Designers and their church clients considering LED systems for ministry will want to take a few other factors into account, as well. While traditional projection systems allow screens to be mounted flat against a wall, maintenance on LED panels requires clearance of at least a few feet in order to access them from the back. Larger LED displays are created by using a media server to coordinate video signal to entire banks of panels, which means selection of a dedicated media server will need to be carefully considered. In addition, LED panels are often significantly brighter than other systems, so designers may need to adjust the brightness on the systems down in well-controlled lighting environments.

Environmental Projection

Another important trend for churches in the design phase is the increasingly creative use of environmental projection, both in sanctuary and lobby spaces. “On the lobby side, you now have interactive touch displays and projection,” states Nick Dressler, national sales manager with Milwaukee-based Clearwing Systems Integration, a company specializing in live production, systems integration, box sales and distribution. “We recently saw one church that created a system in house to actually make an interactive Instagram frame in their lobby. That’s going to happen a lot more with large churches beginning to go multisite in the future. It’s all about organic social media, figuring out ways to help target their audience.”

When it comes to exploring the creative possibilities of environmental projection, Dressler believes churches have only begun to scratch the surface of what’s possible. “On the auditorium side, people are wanting to get into projection mapping, which is basically taking a scenic element and using multiple projectors and a media server to map video to specific objects … to create specific 3D illusions. We had a church client in the Phoenix area that had a live artist create illustrations on 3D white boxes. The boxes became Christmas presents that eventually animated open.”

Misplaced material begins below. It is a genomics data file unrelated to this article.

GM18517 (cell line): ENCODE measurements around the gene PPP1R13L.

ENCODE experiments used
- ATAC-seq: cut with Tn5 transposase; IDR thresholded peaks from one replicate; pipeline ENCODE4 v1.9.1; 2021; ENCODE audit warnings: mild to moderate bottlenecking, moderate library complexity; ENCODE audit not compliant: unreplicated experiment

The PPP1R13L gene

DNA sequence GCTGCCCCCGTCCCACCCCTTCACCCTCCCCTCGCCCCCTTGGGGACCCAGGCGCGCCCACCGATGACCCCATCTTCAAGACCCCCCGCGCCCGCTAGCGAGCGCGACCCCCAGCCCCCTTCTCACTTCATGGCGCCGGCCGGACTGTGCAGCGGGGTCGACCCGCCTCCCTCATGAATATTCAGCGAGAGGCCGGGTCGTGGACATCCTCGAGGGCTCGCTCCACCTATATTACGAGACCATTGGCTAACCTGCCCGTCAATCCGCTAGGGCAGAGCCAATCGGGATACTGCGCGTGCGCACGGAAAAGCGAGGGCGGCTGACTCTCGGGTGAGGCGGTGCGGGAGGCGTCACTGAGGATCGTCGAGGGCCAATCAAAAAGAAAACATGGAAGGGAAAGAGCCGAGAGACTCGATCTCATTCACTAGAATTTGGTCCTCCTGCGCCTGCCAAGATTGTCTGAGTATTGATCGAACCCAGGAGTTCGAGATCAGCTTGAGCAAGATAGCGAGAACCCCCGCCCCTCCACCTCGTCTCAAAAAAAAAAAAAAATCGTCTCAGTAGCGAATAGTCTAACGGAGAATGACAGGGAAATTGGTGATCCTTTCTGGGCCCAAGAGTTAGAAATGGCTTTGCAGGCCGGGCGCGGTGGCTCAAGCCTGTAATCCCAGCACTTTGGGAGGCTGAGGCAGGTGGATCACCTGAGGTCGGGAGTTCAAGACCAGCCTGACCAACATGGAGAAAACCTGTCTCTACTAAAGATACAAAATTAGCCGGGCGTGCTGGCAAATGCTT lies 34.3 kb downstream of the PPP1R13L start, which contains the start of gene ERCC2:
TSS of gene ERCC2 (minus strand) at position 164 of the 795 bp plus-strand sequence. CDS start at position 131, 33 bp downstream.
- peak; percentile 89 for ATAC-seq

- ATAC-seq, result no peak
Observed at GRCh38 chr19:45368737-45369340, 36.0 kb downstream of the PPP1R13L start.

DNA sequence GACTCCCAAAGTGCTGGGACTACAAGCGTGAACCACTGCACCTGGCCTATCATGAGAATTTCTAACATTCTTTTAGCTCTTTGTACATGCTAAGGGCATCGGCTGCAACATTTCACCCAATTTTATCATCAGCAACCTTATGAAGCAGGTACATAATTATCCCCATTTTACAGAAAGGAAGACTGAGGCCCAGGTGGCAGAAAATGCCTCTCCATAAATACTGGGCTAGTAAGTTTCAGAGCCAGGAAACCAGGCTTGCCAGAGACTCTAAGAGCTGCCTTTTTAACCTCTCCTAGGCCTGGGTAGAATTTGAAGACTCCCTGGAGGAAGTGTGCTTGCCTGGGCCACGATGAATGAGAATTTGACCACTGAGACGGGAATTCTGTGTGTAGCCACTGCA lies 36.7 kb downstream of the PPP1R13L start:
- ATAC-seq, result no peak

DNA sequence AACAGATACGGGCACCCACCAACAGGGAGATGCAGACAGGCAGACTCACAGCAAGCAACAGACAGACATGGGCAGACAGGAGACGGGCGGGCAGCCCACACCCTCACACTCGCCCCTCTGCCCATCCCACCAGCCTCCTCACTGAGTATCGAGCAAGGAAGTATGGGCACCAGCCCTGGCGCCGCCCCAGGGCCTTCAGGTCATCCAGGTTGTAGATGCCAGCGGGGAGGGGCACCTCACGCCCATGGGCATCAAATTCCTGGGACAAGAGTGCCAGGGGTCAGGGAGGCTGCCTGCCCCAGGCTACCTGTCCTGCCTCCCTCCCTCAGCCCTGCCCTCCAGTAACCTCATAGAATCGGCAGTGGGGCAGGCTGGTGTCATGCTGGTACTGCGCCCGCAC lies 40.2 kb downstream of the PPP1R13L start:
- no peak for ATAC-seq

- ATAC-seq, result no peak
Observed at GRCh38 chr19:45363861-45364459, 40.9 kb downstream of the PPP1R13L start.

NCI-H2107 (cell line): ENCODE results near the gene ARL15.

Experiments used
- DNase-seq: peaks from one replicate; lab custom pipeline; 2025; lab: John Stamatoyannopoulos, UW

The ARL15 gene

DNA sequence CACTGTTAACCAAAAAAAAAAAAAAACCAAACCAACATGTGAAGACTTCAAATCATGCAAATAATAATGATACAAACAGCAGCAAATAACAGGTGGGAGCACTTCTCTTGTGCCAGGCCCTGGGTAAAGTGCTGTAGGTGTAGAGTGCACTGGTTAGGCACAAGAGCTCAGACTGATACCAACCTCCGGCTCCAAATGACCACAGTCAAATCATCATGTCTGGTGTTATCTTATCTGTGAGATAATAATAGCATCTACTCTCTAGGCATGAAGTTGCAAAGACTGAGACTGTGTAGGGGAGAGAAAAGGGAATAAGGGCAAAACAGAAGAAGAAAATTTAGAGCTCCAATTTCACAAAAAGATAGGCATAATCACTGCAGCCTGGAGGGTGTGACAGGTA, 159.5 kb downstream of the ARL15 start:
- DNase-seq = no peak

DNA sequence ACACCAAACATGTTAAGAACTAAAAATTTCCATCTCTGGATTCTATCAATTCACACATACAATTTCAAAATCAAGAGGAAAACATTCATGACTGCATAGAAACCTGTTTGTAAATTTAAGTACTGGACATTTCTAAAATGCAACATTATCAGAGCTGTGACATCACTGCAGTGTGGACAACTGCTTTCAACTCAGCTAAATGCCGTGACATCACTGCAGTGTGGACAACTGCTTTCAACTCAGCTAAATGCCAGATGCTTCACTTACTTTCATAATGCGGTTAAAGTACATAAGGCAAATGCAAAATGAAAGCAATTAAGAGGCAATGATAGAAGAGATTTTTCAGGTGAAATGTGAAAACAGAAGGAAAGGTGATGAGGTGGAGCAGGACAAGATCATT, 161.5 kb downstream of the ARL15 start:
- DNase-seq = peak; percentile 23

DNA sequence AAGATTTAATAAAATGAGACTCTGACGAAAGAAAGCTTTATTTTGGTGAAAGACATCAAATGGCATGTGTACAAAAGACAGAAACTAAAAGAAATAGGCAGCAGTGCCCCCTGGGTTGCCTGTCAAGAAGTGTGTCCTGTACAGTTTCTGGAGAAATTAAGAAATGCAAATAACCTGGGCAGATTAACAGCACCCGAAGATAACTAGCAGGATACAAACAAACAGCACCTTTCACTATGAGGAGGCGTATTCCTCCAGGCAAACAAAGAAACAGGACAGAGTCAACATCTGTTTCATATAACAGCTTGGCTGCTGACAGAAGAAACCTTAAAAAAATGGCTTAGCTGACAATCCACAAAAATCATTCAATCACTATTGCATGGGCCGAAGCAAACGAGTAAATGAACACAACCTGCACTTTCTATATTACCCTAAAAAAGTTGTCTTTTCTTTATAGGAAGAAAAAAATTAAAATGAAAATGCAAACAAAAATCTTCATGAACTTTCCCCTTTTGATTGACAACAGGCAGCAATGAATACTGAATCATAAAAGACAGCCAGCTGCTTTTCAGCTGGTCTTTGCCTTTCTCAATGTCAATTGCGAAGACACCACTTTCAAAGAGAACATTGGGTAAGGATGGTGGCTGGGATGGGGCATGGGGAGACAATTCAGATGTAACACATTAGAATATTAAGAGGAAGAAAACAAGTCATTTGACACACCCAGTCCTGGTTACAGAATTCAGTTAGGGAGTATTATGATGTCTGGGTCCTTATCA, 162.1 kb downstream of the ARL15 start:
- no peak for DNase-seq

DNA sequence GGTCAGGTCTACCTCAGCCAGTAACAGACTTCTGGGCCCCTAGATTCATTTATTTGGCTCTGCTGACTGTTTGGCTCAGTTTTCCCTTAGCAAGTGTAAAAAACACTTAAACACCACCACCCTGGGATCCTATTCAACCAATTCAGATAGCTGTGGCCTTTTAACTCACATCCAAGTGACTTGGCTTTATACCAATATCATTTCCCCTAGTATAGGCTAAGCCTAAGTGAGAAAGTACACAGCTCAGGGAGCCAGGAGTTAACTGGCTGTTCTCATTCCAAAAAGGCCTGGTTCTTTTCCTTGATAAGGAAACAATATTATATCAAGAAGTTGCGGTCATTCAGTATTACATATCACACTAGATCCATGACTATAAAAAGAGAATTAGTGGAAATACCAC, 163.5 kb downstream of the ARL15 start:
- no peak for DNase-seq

Video Display Considerations for Multisites

One area where church AVL designers seem to find broad consensus is in the area of designing for multisite venues. Given the wide availability of dependable display technology it’s easier than ever to achieve consistent, high quality results. “Multi-site is just another room,” says Walthall. “Every room needs good video, no matter what. It’s just a matter of scale.”

Dressler adds, “It really comes down to simplifying your design in order to streamline what you’re doing. It helps to have the same consoles and fixtures across all campuses to create consistent experiences with a much smaller design and staff. That consistency saves money in the long term, and your dollar will go a lot further.”

Next Steps

The most important design considerations come down to good evaluation and planning based on the specific venue. It’s important to carefully evaluate the ambient light before selecting the right video display technology. LED panels that might be crucial in spaces with abundant natural light may be overkill in darker rooms. In the same vein, while 4K video resolution may shine in very large auditoriums, it could well be unnecessary in smaller satellite locations. What looks great in one space could be completely wrong in a different environment.

After decades of relative monotony in the world of projection systems, it’s difficult to recall a more exciting time to be designing and implementing video displays for churches. While the trends can feel a bit overwhelming, ministry directors and designers willing to engage in the process of careful research and planning have a better chance of providing that “wow moment” than ever before.

 

 

 

 

Learn more about the companies in this story:

Clearwing Systems Integration

 

Digital Projection